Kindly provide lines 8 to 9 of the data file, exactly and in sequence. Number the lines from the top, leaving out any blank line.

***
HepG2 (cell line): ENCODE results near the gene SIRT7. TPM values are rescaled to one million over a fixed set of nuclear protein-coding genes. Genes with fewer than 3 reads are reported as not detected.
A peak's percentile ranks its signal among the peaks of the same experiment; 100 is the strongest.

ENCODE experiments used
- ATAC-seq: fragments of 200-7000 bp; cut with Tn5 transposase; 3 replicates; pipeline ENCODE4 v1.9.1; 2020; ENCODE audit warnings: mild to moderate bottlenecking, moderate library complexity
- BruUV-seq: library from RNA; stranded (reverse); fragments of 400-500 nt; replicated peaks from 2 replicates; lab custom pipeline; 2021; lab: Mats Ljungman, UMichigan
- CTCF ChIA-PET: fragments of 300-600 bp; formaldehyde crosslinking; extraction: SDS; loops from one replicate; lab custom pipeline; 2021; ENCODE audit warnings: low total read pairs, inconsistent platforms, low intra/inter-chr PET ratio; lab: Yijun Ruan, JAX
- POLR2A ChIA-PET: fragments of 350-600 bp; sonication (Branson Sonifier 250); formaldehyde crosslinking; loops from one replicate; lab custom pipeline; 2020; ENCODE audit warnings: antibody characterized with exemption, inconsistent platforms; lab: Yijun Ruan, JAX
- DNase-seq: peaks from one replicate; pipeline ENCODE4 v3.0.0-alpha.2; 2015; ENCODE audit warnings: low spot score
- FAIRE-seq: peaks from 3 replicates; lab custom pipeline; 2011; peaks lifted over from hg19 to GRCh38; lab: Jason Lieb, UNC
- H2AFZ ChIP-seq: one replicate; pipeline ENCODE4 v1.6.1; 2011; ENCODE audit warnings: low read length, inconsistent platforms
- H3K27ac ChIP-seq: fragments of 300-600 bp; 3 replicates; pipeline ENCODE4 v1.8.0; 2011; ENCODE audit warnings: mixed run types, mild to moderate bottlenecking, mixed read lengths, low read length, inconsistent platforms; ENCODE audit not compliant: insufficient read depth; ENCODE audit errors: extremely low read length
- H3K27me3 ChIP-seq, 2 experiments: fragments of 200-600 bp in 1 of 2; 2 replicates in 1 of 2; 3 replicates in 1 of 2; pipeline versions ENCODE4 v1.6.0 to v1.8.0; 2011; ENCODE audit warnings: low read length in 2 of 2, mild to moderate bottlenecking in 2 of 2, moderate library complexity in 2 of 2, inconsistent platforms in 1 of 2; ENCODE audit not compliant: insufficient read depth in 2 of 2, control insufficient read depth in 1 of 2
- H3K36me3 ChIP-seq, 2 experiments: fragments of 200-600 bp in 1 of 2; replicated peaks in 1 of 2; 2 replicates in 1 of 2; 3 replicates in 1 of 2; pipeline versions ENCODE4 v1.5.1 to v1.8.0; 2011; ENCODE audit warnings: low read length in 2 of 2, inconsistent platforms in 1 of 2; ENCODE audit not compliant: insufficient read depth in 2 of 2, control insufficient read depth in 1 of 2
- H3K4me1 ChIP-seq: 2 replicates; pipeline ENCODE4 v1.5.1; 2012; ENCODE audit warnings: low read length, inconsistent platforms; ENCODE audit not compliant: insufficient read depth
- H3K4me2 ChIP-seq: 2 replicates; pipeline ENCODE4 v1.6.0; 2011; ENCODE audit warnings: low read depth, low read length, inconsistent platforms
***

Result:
- DNase-seq: peaks from one replicate; pipeline ENCODE4 v3.0.0-alpha.2; 2015; ENCODE audit warnings: low spot score
- FAIRE-seq: peaks from 3 replicates; lab custom pipeline; 2011; peaks lifted over from hg19 to GRCh38; lab: Jason Lieb, UNC